A Thanksgiving Feast and Maple Custard Pie

I know it’s not yet Thanksgiving, but I couldn’t wait for popcorn and maple syrup.

What? Not the first thing that comes to mind when you think of Thanksgiving?

It is for me. And for Charlie Brown and the Peanuts gang. Remember Snoopy popping a kitchen-full on their Thanksgiving special?

Each year as Thanksgiving draws closer, I recall the annual Kindergarten/First Grade Thanksgiving Feast from my elementary school days. As kindergarteners, we created our construction paper headbands, complete with construction paper feathers, and our paper bag dresses to look like the Native Americans (though I think we were Indians back then). We would make the long treacherous journey across the hallway to join the first graders, who were dressed in their own construction paper hats as Pilgrims, for a bountiful feast – of popcorn and maple syrup. (I’m sure there was more to our feast, I just can’t remember the rest of it because I loved the popcorn and maple syrup so much.) And the next year as first graders, we took our turn dressing as Pilgrims and welcomed the new kindergarteners, dressed as Native Americans themselves.

I don’t know if the Native Americans and the Pilgrims actually shared popcorn and maple syrup at the first Thanksgiving. If they didn’t, they should have. It could have been their early version of caramel corn. With a dash of salt, that’s just what it tastes like.
This is my new favorite popcorn, Farmers Best out of Rockwell City, Iowa. It air-pops light and fluffy.

Thinking about maple syrup, I was prompted to try something new this week. I typically stick to fruit or cream pies; making a pie each week, I have plenty of room to expand my repertoire. Sometime I plan to make a maple cream pie, but while browsing through Ken Haedrich’s Pie: 300 Tried-and-True Recipes for Delicious Homemade Pie, I came across a recipe for Maple Custard Pie. Other than pumpkin, I don’t think I’ve ever made a custard pie, so this was a great time to start.

This pie was definitely the easiest one I’ve ever made. It’s not the most eye-appealing, but it has a nice maple flavor. It did not bake up as high as I would have expected, and at first glance I was disappointed. But after I took a bite, it was just the right amount of custard. Since Ken recommends using a light amber maple syrup, and dark amber was the only kind I could find around here at three stores, I decided to add another touch of maple by whipping some cream with a little maple syrup to sweeten.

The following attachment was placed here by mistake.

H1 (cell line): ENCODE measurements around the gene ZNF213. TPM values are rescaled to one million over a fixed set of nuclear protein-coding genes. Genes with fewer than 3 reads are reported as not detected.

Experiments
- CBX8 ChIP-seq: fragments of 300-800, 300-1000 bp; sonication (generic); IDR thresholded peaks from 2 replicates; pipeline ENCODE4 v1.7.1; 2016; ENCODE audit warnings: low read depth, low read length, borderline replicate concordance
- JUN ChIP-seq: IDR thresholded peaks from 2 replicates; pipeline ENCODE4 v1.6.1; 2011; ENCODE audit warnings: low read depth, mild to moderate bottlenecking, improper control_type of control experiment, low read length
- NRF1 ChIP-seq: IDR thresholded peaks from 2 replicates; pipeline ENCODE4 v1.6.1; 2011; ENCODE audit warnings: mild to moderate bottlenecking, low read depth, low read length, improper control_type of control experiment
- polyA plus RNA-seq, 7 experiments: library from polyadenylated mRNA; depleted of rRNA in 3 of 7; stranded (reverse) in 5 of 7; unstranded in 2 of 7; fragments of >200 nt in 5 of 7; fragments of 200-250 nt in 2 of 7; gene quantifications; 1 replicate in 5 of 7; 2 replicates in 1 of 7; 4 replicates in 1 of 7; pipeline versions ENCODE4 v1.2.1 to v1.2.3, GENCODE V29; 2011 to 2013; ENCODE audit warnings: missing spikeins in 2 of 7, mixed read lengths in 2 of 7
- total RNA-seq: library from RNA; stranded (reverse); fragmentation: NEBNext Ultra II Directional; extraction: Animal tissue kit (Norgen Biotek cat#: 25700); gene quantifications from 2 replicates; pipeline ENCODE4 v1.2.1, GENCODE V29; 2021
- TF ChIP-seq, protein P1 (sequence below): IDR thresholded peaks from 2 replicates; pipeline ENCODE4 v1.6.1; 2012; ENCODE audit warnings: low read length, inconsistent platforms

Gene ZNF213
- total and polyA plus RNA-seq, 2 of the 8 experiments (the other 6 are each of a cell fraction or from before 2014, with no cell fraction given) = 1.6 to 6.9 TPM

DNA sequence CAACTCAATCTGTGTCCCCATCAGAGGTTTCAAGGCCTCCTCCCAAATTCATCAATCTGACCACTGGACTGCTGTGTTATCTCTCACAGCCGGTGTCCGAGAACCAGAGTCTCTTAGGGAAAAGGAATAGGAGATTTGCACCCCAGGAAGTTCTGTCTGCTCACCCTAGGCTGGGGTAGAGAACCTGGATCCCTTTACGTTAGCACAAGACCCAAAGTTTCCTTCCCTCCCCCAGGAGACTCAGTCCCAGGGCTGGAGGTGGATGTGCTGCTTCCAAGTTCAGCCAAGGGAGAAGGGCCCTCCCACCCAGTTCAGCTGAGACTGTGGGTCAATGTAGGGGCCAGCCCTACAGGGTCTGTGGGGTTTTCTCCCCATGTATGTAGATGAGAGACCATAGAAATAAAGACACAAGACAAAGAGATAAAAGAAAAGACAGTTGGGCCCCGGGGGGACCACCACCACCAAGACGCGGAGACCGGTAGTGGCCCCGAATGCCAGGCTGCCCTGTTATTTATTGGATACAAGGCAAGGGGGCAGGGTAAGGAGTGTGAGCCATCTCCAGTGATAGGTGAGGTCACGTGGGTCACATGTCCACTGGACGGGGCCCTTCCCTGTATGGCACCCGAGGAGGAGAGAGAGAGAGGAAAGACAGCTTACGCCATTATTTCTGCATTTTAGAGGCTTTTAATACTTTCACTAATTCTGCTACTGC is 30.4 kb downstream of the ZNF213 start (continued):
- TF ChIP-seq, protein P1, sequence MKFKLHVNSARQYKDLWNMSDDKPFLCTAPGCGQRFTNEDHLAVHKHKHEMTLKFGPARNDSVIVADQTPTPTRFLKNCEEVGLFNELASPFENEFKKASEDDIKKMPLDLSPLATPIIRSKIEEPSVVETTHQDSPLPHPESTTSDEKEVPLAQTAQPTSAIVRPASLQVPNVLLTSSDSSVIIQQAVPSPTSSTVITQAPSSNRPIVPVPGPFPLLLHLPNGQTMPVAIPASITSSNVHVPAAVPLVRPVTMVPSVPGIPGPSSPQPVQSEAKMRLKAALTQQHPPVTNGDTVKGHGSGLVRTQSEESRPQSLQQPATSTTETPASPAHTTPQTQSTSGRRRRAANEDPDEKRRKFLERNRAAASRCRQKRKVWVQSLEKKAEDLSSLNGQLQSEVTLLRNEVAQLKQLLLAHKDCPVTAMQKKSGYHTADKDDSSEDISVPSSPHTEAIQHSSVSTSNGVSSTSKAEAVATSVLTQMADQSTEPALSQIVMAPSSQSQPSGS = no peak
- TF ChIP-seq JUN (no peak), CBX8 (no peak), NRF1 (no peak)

Whether you make pie or popcorn (though I don’t know why you wouldn’t try both), add some pure maple syrup to sweeten your Fall days.

Yours in pie,


Maple Custard Pie
Slightly adapted from Pie: 300 Tried-and-True Recipes for Delicious Homemade Pie by Ken Haedrich.

Pastry for 9” single-crust pie


1 ¼ c. heavy or whipping cream

½ c. pure maple syrup (light amber preferred)

1/3 c. sugar

½ tsp. vanilla extract

Pinch of salt

4 large egg yolks

Partially prebake the crust: Line the pie plate with the pastry, then line with foil and fill with pie weights. Bake at 400° for 15 minutes, then remove foil and pie weights and cool on a wire rack.

Combine all filling ingredients in a large bowl and whisk briefly until evenly mixed. Pour filling into cooled pie shell. Cover edges with foil. Place pie on center oven rack and bake until filling is nicely browned and set, 35 to 40 minutes total. About 25 minutes into baking, rotate pie 180 degrees. When done, the pie should be jiggly but not soupy in the middle. Cool pie thoroughly on a wire rack, then refrigerate several hours or overnight before serving. Serve with maple whipped cream, if desired.

For maple whipped cream, whip ¾ c. heavy cream with a wire whisk while slowly and gradually adding about 1 T. pure maple syrup, until just after soft peaks form. (I used ¾ c. cream because that’s what I had left after making the pie. You can use the amount you like and adjust the maple syrup as needed.)



  1. I remember our Thanksgiving Feast as well! I think we also had pumpkin pie...well, actually pumpkin custard (without the crust). Great memories!!

    1. I only remember the pumpkin pie squares the cooks served for our holiday meal in the cafeteria, but if we had it for our feast, I'm sure I liked it.....just not as much as the popcorn and maple syrup!

  2. They both look good to me. The pie sounds delicious!

    1. Thanks for your comment, Laurie! I think the pie tasted even better the second day. My kids liked it, which is always the test (they are 4 and 6).

      I think YOU should make more pies, too, and share them on your blog so I can get more recipes to try myself! :) Can't wait to try the chocolate chip pecan pie!

    2. Hi, Mindy!
      I am enjoying your blog so much. I also love all of your pie recipes and your stories that accompany each blog. Just had to tell you that we had pumpkin pie squares (made with a crust, filling and struesel topping in a 9x13 pan) for many years for our Thanksgiving Feast. But, I'm not exactly sure which year we started that. I just checked my scrapbook with all of my class composite pictures and found your class picture and Amy's the next year. It sure is fun looking back through all the pictures. Now you have me curious as to whether I have pictures of you or Amy in your Pilgrim hats. I will be looking for them and if I find any I will send them to you. So happy to hear about your Thanksgiving Feast memories!

    3. Hi "Mrs. DeBoer"! I don't know if I'll ever be able to call my teachers by their first names! I loved the Thanksgiving Feast every year and would love to see pics of us in our costumes if you do come across any -- I can share them on the blog. Thanks so much for your comment, it was so nice to hear from you!!!


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